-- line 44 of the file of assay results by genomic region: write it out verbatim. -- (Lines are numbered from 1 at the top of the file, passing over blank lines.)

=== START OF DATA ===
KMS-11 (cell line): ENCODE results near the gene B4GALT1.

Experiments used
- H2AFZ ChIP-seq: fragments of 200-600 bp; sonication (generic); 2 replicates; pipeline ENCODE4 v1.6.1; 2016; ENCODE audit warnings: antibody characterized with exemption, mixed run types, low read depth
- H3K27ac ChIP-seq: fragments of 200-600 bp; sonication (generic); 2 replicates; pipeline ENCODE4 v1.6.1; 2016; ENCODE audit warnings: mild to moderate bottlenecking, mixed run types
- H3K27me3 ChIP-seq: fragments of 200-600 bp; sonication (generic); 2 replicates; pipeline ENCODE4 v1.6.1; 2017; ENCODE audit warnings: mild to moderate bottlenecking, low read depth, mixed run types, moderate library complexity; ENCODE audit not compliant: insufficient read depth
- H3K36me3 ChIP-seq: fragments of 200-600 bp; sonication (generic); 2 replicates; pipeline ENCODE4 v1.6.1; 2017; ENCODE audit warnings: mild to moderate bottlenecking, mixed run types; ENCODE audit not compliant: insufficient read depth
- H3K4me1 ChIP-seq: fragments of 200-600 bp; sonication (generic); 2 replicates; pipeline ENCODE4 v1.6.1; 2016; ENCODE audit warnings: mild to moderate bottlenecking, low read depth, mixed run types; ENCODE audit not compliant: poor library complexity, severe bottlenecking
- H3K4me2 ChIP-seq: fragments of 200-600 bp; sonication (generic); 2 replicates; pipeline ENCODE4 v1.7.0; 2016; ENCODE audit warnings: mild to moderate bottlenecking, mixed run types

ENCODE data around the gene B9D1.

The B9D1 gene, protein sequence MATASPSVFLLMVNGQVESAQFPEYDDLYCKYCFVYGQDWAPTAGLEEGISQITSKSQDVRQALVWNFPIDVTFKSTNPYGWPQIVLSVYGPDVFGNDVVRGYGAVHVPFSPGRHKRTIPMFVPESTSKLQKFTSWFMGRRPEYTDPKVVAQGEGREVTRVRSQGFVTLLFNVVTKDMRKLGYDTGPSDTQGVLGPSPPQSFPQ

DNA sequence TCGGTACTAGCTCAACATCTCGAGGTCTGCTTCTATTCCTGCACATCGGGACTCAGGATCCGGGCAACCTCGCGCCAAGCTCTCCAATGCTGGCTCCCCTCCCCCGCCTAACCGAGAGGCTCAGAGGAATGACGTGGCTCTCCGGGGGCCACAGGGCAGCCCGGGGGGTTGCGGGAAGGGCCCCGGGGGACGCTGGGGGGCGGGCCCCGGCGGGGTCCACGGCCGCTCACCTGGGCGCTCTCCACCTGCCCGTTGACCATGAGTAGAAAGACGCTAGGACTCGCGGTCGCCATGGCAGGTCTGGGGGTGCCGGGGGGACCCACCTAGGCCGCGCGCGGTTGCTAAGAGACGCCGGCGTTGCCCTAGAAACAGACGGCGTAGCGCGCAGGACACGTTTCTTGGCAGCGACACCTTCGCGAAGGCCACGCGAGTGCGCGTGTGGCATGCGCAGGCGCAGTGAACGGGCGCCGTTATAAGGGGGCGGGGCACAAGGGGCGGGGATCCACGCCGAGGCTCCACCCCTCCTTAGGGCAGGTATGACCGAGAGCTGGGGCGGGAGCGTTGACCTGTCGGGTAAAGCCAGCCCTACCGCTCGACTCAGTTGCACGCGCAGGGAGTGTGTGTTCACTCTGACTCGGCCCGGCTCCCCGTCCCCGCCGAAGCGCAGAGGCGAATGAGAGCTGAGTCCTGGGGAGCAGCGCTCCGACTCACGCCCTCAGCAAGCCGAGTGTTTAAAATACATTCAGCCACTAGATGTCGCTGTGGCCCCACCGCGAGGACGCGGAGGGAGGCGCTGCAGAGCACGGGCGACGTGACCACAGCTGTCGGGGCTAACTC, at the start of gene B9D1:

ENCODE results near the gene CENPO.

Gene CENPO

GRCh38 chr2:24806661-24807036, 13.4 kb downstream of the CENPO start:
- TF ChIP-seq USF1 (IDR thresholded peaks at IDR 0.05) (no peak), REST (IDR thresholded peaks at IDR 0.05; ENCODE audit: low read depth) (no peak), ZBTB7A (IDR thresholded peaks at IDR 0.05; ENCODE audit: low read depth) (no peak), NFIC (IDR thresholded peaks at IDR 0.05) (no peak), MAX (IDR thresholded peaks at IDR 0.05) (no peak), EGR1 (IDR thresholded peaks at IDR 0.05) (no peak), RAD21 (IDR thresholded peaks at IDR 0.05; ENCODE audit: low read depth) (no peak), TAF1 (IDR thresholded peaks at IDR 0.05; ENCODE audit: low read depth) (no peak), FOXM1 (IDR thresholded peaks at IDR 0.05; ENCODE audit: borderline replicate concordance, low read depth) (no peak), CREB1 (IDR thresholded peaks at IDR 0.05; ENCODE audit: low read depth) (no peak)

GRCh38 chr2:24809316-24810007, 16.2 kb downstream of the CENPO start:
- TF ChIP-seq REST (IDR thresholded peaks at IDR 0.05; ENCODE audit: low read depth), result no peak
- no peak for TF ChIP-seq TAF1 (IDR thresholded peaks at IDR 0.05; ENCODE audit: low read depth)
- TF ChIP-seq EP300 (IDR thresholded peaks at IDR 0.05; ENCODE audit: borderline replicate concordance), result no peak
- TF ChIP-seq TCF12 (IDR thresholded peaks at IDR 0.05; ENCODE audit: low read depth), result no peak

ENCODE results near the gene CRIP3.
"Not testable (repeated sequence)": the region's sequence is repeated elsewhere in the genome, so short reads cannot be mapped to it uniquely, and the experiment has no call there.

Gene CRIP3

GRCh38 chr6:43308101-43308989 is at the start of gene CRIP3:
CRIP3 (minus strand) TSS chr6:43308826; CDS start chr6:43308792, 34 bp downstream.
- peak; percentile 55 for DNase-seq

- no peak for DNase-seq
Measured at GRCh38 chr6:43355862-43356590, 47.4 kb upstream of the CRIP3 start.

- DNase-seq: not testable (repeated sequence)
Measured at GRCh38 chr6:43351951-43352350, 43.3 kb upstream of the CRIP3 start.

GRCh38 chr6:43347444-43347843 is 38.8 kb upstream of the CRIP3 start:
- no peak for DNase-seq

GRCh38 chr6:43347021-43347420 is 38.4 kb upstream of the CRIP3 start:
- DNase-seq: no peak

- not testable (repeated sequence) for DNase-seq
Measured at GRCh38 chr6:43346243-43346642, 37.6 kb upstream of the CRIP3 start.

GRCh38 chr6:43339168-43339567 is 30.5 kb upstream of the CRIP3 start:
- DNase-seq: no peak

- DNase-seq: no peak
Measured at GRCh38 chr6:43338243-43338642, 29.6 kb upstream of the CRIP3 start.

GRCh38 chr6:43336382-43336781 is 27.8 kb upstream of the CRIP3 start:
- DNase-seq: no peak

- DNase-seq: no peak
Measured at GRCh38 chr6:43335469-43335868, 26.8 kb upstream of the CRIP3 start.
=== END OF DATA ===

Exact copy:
Measured at GRCh38 chr6:43335469-43335868, 26.8 kb upstream of the CRIP3 start.